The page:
Physicists have set a new record for the heaviest object ever to be recorded in a superposition of locations. The tiny, vibrating crystal weighs 16.2 micrograms – little more than a grain of sand.

Superposition is one of the fundamentals of the whacky world of quantum mechanics. It is a product of the fact that, in the small-scale world of atoms and particles, things are probabilistic. Unlike in our daily experience, you cannot look at a particle’s position and velocity and work out where it will end up at a later time. You can only give a “probability distribution” for where it *may* end up.

This is because quantum mechanics tells us that particles exist in a “superposition.” Until a measurement is taken, you cannot predict with certainty the particle’s physical properties.

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In 1935, one of the pioneers of quantum mechanics, Erwin Schrödinger, came up with the thought experiment known as “Schrödinger’s cat” to illustrate quantum superposition.

Schrödinger asks us to imagine a cat in a box.

Now imagine that, inside the box, is a vial of toxic gas. Above the vial is a hammer poised to strike the vial, releasing the gas, and killing the cat.

The trigger for the hammer to fall is connected to a Geiger counter which measures radioactive decay coming from a small radioactive sample, also in the box. If the Geiger counter registers a particle emitted due to radioactive decay – itself a random process – then the hammer will fall.

To an outside observer, it is unclear whether the cat is dead or alive inside the box.

It is only when the observer looks inside (takes a measurement) that they can say with certainty if the cat is living or not. Before the measurement is taken, the cat exists in a “superposition” of states: it is both alive and dead. It’s paradoxical in everyday experience, but this is how things really work in the quantum world.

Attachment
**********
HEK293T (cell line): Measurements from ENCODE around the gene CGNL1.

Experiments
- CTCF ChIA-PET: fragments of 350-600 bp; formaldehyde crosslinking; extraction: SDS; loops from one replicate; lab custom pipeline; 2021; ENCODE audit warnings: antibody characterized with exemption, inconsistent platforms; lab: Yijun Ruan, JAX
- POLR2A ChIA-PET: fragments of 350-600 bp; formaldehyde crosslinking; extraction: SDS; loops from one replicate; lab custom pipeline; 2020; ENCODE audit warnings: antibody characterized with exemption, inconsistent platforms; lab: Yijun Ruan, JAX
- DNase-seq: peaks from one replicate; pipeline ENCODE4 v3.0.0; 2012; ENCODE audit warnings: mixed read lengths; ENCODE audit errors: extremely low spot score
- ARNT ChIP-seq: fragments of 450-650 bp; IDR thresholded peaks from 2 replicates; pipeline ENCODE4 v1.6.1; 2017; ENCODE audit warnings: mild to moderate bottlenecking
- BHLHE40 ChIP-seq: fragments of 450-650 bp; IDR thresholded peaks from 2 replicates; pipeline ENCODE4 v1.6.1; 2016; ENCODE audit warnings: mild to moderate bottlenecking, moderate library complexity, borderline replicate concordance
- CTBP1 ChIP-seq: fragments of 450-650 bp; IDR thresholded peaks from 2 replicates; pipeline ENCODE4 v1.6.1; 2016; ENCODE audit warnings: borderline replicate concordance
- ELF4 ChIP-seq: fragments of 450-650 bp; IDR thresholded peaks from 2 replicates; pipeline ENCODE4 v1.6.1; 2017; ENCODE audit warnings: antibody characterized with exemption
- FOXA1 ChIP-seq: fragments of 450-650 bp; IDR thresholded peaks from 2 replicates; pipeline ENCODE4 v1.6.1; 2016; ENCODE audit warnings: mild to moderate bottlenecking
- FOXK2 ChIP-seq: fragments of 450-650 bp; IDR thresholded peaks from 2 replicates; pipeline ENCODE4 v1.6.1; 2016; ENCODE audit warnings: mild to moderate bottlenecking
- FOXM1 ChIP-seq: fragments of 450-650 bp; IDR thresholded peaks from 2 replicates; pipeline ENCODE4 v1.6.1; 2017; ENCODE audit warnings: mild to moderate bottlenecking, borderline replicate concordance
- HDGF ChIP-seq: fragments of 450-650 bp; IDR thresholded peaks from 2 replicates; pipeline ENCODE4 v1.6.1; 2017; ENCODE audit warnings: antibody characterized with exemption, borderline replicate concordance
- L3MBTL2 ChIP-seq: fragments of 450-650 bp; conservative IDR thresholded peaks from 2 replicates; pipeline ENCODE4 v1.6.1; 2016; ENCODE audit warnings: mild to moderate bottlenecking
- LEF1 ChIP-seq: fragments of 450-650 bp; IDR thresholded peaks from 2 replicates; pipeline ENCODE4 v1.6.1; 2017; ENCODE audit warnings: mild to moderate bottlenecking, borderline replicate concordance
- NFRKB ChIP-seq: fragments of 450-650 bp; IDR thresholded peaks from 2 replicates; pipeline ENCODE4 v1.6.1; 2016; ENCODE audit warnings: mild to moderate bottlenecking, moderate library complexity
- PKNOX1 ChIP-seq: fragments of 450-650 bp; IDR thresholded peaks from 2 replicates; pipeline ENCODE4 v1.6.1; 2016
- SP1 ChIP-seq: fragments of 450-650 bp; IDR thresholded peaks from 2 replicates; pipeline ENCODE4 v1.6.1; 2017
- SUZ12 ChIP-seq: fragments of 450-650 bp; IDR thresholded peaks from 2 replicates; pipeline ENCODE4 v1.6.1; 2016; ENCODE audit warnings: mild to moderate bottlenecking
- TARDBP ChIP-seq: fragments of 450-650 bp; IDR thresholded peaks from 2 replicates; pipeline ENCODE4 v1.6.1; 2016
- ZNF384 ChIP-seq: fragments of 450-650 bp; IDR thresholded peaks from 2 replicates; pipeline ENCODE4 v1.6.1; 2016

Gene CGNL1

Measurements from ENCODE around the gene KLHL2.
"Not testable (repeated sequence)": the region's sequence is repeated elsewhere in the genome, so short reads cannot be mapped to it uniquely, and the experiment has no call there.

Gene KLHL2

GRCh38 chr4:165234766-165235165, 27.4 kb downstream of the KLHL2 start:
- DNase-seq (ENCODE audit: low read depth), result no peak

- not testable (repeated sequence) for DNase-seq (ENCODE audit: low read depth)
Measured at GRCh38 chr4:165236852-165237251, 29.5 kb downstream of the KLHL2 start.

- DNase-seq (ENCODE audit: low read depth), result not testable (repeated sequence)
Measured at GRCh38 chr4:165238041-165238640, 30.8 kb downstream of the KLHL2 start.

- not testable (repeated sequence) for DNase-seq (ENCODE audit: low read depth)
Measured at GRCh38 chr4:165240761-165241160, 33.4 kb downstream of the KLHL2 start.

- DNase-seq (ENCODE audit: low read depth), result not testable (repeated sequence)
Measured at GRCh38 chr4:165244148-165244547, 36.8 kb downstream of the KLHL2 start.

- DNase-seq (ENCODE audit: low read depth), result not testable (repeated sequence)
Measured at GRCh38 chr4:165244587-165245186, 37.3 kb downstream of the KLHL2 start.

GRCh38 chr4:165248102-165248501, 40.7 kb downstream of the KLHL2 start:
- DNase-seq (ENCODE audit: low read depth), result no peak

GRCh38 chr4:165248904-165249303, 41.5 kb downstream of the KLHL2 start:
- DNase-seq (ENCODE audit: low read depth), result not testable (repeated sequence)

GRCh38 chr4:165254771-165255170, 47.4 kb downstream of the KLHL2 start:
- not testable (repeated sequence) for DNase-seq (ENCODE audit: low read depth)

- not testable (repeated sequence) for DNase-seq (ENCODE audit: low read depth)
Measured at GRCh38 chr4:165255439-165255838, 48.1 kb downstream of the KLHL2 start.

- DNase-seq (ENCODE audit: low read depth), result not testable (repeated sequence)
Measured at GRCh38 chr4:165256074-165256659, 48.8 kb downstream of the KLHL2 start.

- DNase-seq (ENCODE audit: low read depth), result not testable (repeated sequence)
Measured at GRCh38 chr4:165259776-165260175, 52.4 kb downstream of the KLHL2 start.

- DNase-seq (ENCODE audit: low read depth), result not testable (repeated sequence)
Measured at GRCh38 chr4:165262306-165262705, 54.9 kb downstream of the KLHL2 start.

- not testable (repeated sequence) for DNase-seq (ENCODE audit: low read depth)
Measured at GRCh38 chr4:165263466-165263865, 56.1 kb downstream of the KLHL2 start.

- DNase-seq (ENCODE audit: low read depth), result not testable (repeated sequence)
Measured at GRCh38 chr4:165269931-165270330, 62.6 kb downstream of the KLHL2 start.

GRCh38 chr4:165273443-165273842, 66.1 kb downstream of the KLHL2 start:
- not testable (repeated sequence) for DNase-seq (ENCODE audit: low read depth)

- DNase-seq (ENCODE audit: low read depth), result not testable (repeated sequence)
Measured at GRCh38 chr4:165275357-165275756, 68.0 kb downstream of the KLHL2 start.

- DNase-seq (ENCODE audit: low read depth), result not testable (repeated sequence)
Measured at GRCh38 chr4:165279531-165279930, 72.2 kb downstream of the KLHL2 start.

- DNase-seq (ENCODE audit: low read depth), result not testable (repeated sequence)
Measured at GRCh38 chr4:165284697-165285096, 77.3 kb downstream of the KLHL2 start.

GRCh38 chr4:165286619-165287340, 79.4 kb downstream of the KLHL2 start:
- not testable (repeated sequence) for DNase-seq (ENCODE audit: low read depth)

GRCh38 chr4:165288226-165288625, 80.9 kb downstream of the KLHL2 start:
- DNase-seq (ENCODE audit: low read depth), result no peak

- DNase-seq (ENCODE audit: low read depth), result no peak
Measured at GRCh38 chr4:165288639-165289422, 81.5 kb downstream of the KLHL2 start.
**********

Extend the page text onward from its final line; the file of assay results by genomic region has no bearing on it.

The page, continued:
But the effect becomes more and more reduced as the size of the objects being measured increases.

Though the concept of superposition didn’t come until the first decades of the 20th century, the effects of this quantum phenomenon have been measured since Young’s double slit experiment, in 1801 which showed photons would travel through two slits simultaneously.

Since then, Schrödinger’s cat has been seen time and again in tiny particles, entire molecules and even clusters of thousands of atoms.

Now physicists have dwarfed these Schrödinger’s cats and kittens. “Schrödinger’s lion” has been measured experimentally by researchers at the Swiss Federal Institute of Technology (ETH) Zurich.

By coupling a mechanical resonator to a superconducting circuit, they were able to replicate Schrödinger’s paradox at a scale never before seen.

The small oscillating crystal (the big cat) existed in a superposition of two oscillation states when it was connected to the quantum circuit.

“By putting the two oscillation states of the crystal in a superposition, we have effectively created a Schrödinger cat weighing 16 micrograms,” explains lead researcher Professor Yiwen Chu. While not an actual lion, the oscillating crystal is still billions of times heavier than an atom or molecule.

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Chu and her colleagues want to test the limits of Schrödinger’s cat even further. “This is interesting because it will allow us to better understand the reason behind the disappearance of quantum effects in the macroscopic world of real cats,” she says.

Such studies may also have applications in quantum technologies.

Quantum bits used in quantum computers could be made more robust by using higher-mass objects rather than single atoms or ions as is currently the norm.

High sensitivity to external noise of massive objects in superposition could also be used for precise measurements of tiny disturbances such as gravitational waves and dark matter detection.

The research is published in *Science*.